During 2006-2007, some 3,957 operational days were delivered. A consistent trend has been maintained from 2002-2003, with an average of 85% of planned service being delivered. This shortfall can be explained primarily by almost 600 additional days in maintenance and refit. Two offshore patrol vessels and three midshore patrol vessels, dedicated to Fisheries and Aquaculture Management, are more than 25 years old and identified for replacement as a priority (see Section 3).
Table 5 indicates the various patrols undertaken in 2006-2007, mostly in Canadian waters, and in NAFO regulatory areas. The administrative category includes all the time taken for preparing court files, such as compiling data, preparing enforcement patrol reports, written communications with crown counsel and court preparation and appearance. The demand for fleet support is intensifying primarily in support of NAFO patrols, with an increase of the equivalent of one full year over the past four years.
|Administrative (including court appearances)||1.8|
CCGS Cygnus, an Offshore Patrol Vessel, with a European Union Vessel, the Jean Charcot, during a NAFO Patrol.
Photo: NL Region
The Fleet provides maritime services (vessels, helicopters, expertise, personnel and infrastructure) on behalf of, or in support of OGDs in the achievement of their specific maritime priorities. These include the Canada Border Services Agency, the Natural Science and Engineering Research Council (NSERC), Environment Canada (EC), Natural Resources Canada (NRCan), the Department of National Defence (DND), the Royal Canadian Mounted Police, the Department of Foreign Affairs and International Trade, Transport Canada (TC) and others.
CCGS Des Groseilliers during the annual resupply mission to EC’s Eureka Weather Station, located on the west coast of Ellsemere Island, some 600 miles south of the North Pole
Client requirements dictate the type of vessel needed. For example, EC, the NSERC and NRCan need scientific vessels to support their activities, while the RCMP uses a variety of vessels, such as icebreakers and air cushion vessels. Fleet is responsible for on-water operations in the support of OGDs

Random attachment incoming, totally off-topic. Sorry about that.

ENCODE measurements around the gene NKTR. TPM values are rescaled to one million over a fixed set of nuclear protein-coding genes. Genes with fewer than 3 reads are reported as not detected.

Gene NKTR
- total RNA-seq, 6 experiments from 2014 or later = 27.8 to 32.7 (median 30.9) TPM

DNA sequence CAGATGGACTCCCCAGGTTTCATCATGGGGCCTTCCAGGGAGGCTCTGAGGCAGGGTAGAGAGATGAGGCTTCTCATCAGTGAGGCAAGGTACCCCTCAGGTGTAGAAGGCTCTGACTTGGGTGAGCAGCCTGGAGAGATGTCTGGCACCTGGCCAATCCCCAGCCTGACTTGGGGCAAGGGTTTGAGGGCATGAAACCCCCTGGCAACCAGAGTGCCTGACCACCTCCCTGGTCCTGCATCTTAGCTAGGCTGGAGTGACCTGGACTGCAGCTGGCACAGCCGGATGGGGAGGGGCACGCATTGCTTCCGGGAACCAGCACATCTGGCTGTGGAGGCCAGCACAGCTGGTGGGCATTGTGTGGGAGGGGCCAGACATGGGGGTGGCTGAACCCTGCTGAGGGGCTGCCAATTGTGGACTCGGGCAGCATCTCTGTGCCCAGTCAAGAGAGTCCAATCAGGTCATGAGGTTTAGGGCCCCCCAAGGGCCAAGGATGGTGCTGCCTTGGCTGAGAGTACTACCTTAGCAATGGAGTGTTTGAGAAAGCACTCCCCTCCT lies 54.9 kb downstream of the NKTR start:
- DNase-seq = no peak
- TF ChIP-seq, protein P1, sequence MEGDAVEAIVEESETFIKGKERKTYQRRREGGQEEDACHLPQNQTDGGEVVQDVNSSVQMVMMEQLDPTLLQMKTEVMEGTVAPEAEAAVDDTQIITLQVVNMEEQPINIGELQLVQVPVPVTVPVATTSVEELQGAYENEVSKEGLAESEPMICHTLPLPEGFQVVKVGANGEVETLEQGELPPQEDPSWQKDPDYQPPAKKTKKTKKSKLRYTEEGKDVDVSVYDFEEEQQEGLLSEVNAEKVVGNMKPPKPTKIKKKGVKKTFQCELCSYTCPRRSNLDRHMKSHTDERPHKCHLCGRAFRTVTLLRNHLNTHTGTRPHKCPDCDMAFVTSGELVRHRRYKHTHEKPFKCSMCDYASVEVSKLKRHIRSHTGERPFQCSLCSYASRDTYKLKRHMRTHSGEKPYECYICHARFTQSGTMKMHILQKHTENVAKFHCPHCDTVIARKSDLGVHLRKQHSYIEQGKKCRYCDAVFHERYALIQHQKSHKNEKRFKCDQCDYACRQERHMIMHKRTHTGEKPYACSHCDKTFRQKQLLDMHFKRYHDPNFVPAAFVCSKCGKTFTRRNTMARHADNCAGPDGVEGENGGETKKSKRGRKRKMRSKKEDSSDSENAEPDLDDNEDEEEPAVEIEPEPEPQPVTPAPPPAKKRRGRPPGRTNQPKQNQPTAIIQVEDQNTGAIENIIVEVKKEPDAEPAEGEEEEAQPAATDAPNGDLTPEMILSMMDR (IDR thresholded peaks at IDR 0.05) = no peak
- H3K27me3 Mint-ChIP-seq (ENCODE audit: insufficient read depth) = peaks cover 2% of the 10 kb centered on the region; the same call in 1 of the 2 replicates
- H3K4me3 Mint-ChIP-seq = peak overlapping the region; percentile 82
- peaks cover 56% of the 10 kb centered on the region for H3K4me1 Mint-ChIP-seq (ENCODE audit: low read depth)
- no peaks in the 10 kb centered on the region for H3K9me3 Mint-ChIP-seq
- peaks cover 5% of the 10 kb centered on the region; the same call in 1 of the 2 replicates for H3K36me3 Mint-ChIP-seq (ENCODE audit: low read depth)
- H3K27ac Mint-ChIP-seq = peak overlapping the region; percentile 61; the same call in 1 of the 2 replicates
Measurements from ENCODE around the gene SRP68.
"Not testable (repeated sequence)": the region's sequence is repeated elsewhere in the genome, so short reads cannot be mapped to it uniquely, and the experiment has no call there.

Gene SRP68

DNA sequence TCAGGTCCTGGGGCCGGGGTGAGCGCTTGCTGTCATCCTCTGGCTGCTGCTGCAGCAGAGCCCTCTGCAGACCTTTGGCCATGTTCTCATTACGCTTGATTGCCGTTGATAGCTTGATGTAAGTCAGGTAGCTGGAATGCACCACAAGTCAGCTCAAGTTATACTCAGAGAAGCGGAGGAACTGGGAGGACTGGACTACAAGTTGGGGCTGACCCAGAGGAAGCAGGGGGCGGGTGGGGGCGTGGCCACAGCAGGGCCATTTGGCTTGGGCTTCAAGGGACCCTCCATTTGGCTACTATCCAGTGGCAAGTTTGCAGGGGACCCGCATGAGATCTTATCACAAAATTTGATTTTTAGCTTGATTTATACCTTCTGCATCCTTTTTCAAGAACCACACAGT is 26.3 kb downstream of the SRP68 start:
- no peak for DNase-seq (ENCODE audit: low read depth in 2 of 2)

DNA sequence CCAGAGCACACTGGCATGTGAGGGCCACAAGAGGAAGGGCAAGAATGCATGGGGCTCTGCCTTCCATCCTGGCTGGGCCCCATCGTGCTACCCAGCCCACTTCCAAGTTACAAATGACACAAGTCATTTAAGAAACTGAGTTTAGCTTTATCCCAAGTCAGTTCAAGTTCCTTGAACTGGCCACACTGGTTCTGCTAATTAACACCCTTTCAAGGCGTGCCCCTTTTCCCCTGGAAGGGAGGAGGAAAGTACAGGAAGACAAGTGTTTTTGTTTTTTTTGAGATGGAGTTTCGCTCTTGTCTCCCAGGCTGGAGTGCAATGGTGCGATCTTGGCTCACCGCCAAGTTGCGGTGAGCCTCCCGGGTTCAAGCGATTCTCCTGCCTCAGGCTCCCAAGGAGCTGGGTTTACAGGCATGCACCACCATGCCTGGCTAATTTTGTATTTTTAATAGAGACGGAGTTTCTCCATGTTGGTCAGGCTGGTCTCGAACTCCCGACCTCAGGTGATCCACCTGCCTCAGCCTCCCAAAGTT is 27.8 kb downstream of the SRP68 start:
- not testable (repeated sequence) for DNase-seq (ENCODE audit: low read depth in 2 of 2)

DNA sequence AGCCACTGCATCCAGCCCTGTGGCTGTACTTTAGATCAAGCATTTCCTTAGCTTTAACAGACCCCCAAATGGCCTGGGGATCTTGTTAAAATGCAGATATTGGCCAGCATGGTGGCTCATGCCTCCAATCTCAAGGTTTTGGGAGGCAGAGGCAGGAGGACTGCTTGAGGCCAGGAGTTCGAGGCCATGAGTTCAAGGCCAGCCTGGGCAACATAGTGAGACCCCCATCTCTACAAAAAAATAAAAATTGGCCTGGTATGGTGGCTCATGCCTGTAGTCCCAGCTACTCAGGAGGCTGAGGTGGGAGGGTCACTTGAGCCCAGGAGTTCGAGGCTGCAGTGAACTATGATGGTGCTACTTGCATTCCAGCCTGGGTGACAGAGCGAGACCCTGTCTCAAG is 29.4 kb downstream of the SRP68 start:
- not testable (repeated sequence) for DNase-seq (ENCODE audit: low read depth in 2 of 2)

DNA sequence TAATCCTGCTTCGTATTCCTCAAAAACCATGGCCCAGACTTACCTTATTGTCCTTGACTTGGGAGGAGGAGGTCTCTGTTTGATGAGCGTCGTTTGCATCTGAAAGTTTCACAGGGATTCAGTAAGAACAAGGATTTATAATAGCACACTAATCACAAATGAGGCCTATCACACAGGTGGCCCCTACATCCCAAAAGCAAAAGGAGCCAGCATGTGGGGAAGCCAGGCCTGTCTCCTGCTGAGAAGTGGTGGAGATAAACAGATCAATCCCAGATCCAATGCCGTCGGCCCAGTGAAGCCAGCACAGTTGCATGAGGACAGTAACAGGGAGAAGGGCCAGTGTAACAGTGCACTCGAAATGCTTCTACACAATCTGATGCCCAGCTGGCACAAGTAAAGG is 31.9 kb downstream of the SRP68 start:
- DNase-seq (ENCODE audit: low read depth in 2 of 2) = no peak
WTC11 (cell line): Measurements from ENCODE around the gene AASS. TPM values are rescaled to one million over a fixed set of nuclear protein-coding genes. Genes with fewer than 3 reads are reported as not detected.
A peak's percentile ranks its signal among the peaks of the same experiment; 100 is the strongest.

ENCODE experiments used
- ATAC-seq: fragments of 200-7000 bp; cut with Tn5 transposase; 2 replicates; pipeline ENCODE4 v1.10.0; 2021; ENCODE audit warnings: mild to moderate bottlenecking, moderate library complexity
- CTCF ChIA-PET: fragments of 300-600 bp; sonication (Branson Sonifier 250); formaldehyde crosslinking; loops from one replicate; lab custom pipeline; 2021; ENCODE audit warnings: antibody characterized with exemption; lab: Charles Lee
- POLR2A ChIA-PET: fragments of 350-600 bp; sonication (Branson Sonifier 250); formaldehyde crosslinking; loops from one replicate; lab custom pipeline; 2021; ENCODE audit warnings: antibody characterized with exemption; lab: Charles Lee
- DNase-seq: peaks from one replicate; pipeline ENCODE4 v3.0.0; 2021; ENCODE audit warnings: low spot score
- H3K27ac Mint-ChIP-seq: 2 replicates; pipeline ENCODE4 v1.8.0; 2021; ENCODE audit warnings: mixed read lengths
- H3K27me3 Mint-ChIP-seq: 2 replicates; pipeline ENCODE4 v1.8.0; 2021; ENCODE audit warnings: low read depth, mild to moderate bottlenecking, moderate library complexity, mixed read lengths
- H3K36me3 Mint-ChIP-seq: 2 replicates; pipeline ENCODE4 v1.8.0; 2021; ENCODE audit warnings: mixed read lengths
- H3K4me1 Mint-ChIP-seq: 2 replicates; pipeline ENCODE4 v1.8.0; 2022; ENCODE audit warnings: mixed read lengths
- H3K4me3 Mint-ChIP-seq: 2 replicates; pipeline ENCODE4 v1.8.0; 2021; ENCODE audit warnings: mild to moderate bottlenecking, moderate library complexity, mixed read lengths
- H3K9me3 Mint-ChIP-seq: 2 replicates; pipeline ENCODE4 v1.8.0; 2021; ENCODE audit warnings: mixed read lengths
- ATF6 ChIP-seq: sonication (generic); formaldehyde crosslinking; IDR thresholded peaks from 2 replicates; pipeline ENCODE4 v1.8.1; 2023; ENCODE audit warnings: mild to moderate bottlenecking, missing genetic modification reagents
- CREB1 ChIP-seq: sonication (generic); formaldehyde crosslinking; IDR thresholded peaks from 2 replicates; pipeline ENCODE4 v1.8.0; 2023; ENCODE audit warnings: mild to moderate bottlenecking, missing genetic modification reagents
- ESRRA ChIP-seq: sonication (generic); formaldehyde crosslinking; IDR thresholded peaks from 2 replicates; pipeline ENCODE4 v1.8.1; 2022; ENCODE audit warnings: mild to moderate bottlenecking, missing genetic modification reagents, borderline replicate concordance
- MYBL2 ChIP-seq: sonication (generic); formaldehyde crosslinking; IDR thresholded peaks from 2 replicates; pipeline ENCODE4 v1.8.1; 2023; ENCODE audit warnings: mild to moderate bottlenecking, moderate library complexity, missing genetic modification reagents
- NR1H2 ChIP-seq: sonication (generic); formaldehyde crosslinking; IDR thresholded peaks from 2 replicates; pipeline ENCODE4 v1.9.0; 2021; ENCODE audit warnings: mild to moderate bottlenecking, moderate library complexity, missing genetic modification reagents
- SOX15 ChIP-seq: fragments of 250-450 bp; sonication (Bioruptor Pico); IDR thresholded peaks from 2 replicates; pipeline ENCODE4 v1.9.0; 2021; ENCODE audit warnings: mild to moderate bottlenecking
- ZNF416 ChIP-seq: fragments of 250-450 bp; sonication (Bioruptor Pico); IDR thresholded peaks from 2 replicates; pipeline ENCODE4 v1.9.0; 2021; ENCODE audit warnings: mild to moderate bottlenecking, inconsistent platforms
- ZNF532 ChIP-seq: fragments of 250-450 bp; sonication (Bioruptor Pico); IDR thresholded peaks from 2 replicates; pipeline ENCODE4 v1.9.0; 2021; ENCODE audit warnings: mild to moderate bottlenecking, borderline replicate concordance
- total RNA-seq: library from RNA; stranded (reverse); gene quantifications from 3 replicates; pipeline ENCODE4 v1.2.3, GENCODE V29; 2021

CCGS Teleost, Offshore Fisheries Science Vessel
Photo: NL Region
During 2006-2007, some 724 operational days delivered were 10% more than originally planned due primarily to urgent unplanned requirements, at the request of the clients.
Graph 6 shows that the service increased annually from 2002-2003 to 2006-2007 by an average of 10%, with a sudden decline in 2006-2007. This decrease is due mainly to lower demand, particularly from the Natural Science and Engineering Research Council which, over four years, reduced its requested operational days from 140 to 80. Service delivered to Environment Canada, the second highest user, remained stable at an average of 56 days.
Other service categories include the Canada Border Services Agency, the RCMP, DND, TC, provincial and territorial governments, and the St. Lawrence Seaway. In total, this group received an average of 206 operational days over the last five fiscal years.
Fast Rescue Craft
Operation Lancaster, a Canadian sovereignty operation, took place in Canada’s Eastern Arctic from August 12 to 25, 2006. It was directed by DND’s Canada Command and executed by Joint Task Force North, with the participation of other DND commands and OGDs. The combined land and sea operations included an integrated fisheries patrol in the Davis Strait that concluded in Iqaluit and was conducted by the Canadian Navy and Fisheries and Oceans Canada. The CCGS Henry Larsen played a major role in the operation, including serving as host ship for the Prime Minister, the Chief of Defence Staff and the Commissioner of the Canadian Coast Guard.
CCGS Henry Larsen with the HMCS Montreal, a Canadian Navy Vessel
Photo: C&A Region
3 The 3Ps survey consists of stock assessing fish (for example, cod or with founder) in the 3Ps sub-division of Northern Atlantic Fisheries Organisation, off southern Newfoundland.
4 Off Pacific and Maritimes Coasts